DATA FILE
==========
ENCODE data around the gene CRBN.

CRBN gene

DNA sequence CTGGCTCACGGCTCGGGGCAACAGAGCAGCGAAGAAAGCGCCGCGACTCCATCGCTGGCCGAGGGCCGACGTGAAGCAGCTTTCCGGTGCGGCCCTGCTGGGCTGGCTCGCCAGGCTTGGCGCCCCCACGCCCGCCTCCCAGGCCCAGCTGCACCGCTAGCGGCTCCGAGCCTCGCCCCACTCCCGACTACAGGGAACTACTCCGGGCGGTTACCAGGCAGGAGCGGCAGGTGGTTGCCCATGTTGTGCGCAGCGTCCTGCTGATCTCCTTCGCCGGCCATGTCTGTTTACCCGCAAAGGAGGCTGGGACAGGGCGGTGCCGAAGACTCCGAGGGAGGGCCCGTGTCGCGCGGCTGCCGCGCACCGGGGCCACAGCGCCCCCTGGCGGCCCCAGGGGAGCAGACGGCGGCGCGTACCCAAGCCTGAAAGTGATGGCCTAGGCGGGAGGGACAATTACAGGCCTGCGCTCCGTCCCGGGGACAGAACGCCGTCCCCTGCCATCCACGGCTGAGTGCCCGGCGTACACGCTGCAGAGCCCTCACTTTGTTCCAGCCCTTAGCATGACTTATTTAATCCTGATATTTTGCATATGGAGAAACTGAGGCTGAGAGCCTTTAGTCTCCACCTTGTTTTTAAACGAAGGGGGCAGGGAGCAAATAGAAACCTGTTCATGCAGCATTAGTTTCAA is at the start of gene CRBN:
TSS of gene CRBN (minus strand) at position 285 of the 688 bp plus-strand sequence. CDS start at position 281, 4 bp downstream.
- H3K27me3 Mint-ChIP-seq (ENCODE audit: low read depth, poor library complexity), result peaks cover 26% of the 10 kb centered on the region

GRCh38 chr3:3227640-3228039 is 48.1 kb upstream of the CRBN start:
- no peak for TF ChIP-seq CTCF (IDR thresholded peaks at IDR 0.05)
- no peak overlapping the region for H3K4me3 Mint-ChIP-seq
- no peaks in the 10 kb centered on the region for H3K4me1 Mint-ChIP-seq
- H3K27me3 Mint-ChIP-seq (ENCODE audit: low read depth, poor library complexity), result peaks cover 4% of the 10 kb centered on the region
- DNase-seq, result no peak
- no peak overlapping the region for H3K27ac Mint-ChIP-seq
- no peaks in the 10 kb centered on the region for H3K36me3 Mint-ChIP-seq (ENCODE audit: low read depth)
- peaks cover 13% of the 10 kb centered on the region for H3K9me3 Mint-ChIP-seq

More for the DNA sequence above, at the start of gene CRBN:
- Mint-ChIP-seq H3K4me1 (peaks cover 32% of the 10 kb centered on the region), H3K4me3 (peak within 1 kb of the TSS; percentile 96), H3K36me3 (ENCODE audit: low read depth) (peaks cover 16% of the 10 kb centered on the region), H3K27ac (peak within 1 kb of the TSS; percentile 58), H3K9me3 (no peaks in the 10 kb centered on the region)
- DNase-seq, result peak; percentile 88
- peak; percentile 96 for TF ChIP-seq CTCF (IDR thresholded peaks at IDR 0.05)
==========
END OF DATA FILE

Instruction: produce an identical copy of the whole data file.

ENCODE data around the gene CRBN.

CRBN gene

DNA sequence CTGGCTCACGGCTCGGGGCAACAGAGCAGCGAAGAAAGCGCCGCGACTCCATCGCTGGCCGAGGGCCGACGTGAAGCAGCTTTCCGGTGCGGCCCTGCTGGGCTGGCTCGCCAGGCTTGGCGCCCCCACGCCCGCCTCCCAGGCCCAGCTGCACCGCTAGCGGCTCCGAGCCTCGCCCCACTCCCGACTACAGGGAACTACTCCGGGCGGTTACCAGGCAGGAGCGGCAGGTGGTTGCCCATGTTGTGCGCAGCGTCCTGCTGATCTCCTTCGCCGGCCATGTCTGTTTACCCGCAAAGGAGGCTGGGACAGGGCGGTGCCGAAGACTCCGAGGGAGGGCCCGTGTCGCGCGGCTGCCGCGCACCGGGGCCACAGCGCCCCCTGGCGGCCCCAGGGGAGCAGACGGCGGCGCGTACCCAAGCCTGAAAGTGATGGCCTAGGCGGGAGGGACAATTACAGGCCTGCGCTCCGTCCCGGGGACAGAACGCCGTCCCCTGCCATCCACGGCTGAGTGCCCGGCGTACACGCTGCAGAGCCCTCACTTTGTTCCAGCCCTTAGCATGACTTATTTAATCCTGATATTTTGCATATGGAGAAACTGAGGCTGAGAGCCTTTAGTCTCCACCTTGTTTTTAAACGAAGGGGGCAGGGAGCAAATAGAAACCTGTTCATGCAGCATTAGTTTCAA is at the start of gene CRBN:
TSS of gene CRBN (minus strand) at position 285 of the 688 bp plus-strand sequence. CDS start at position 281, 4 bp downstream.
- H3K27me3 Mint-ChIP-seq (ENCODE audit: low read depth, poor library complexity), result peaks cover 26% of the 10 kb centered on the region

GRCh38 chr3:3227640-3228039 is 48.1 kb upstream of the CRBN start:
- no peak for TF ChIP-seq CTCF (IDR thresholded peaks at IDR 0.05)
- no peak overlapping the region for H3K4me3 Mint-ChIP-seq
- no peaks in the 10 kb centered on the region for H3K4me1 Mint-ChIP-seq
- H3K27me3 Mint-ChIP-seq (ENCODE audit: low read depth, poor library complexity), result peaks cover 4% of the 10 kb centered on the region
- DNase-seq, result no peak
- no peak overlapping the region for H3K27ac Mint-ChIP-seq
- no peaks in the 10 kb centered on the region for H3K36me3 Mint-ChIP-seq (ENCODE audit: low read depth)
- peaks cover 13% of the 10 kb centered on the region for H3K9me3 Mint-ChIP-seq

More for the DNA sequence above, at the start of gene CRBN:
- Mint-ChIP-seq H3K4me1 (peaks cover 32% of the 10 kb centered on the region), H3K4me3 (peak within 1 kb of the TSS; percentile 96), H3K36me3 (ENCODE audit: low read depth) (peaks cover 16% of the 10 kb centered on the region), H3K27ac (peak within 1 kb of the TSS; percentile 58), H3K9me3 (no peaks in the 10 kb centered on the region)
- DNase-seq, result peak; percentile 88
- peak; percentile 96 for TF ChIP-seq CTCF (IDR thresholded peaks at IDR 0.05)